Answering a Call to Lend a Hand

Wielding 'grabber-sticks' and plastic trash bags, a small army of citizen-activists descended on City Heights Monday, determined to clear litter from the streets, alleys and sidewalks in a 16-block area.

They were answering the call to community service on the Martin Luther King Day holiday, which Congress in 1994 designated as a day of national service.

The effort, organized by the San Diego-Imperial Counties Labor Council, brought dozens of volunteers ranging from preteens to senior citizens.

"My daughter saw me looking at a flyer for this last night and wanted to come out," said Carlos Cota, business manager for Local 122 of the International Association of Theatrical Stage Employees.  "So here we are."

Among the 'community servants' was Shelia Jackson, a trustee of the San Diego Unified School District.

"Together, we can make our city better and our nation better," Jackson said in a sidewalk interview.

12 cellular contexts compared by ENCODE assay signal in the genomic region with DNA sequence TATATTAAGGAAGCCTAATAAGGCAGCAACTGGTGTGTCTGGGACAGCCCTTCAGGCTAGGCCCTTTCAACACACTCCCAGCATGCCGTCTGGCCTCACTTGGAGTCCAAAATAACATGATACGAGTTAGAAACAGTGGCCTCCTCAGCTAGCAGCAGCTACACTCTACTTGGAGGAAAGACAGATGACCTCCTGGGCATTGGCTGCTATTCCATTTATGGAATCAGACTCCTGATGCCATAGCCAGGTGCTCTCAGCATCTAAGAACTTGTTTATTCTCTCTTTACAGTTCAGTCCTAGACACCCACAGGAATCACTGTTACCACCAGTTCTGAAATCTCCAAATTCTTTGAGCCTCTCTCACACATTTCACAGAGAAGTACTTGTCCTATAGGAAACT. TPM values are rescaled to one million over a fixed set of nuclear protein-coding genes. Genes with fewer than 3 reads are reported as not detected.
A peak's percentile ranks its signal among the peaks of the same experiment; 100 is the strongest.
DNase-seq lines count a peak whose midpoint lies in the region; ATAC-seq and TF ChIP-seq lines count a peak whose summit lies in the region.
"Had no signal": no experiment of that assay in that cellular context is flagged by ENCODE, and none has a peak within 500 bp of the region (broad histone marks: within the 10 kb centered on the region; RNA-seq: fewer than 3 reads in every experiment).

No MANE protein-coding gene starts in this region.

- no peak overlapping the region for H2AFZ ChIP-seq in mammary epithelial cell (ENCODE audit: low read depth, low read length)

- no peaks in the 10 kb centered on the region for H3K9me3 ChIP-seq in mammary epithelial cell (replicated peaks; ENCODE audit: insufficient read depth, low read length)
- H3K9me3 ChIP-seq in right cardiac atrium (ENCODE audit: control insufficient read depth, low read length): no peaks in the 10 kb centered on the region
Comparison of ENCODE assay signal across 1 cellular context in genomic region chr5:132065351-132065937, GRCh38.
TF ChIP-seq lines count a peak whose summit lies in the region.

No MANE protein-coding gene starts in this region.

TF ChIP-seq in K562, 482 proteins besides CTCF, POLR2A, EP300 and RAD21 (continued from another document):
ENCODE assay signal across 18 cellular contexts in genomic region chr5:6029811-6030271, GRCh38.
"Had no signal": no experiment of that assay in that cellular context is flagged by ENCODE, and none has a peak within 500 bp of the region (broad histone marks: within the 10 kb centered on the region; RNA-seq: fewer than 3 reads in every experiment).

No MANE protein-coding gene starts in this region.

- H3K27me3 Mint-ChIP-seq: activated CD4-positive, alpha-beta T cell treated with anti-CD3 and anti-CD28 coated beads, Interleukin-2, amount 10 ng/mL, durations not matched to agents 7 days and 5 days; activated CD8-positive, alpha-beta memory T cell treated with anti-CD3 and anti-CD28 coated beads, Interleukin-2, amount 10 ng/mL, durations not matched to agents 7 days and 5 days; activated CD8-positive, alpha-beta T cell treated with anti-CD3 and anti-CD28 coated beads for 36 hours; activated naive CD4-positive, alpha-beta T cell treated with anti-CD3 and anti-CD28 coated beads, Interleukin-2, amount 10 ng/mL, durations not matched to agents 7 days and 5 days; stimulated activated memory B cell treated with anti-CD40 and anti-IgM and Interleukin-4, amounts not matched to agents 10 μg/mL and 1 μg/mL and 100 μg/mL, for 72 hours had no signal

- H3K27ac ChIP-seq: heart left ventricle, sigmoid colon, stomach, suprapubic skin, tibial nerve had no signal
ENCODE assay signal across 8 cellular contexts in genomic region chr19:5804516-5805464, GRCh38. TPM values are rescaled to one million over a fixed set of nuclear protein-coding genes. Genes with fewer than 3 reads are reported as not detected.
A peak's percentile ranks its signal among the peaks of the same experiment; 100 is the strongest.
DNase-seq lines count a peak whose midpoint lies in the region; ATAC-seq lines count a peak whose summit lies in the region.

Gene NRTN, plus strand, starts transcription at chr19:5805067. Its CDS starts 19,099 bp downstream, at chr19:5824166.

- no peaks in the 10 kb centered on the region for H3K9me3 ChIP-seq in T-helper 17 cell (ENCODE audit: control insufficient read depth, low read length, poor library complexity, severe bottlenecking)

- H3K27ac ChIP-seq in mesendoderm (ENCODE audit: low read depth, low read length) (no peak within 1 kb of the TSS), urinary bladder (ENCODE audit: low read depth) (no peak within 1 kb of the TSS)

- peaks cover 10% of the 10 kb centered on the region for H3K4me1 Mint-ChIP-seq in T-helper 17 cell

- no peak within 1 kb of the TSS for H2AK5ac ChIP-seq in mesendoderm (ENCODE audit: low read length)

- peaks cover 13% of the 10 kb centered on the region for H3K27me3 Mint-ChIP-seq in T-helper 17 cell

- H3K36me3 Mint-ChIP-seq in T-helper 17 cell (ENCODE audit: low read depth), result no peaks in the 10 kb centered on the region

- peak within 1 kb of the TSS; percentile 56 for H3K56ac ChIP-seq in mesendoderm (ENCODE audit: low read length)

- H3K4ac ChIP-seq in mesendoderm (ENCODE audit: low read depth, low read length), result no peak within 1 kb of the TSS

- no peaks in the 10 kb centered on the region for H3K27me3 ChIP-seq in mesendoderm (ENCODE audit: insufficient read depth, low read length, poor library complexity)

" And it takes us coming out on a day like today to really send that message to President Obama as he goes into office that the people are with him."

Earlier in the day, Mr. Obama was with the people volunteering at a homeless shelter for teenagers in Washington, D.C., climbing a ladder to take down curtains before roller-brush painting an entire wall himself.

That tone of volunteerism echoed off the bulkheads of the U.S.S. Midway Museum in San Diego, where 'giving back' was the spirit of a Day of Service rally honoring military veterans.

"We don't have the luxury of not engaging volunteers in our country," said Sue Carter, director of Volunteer San Diego.  "I think that's going to be part of our solution, and that's what we need to do together."

The cleanup volunteers in City Heights were finding that task to be its own reward.

"It feels so good to give back to the community," said Devon Howard, a student at San Diego State University.  "And it starts a sort of cycle of ... good, well-being.   It's really important.  It's what we need right now."

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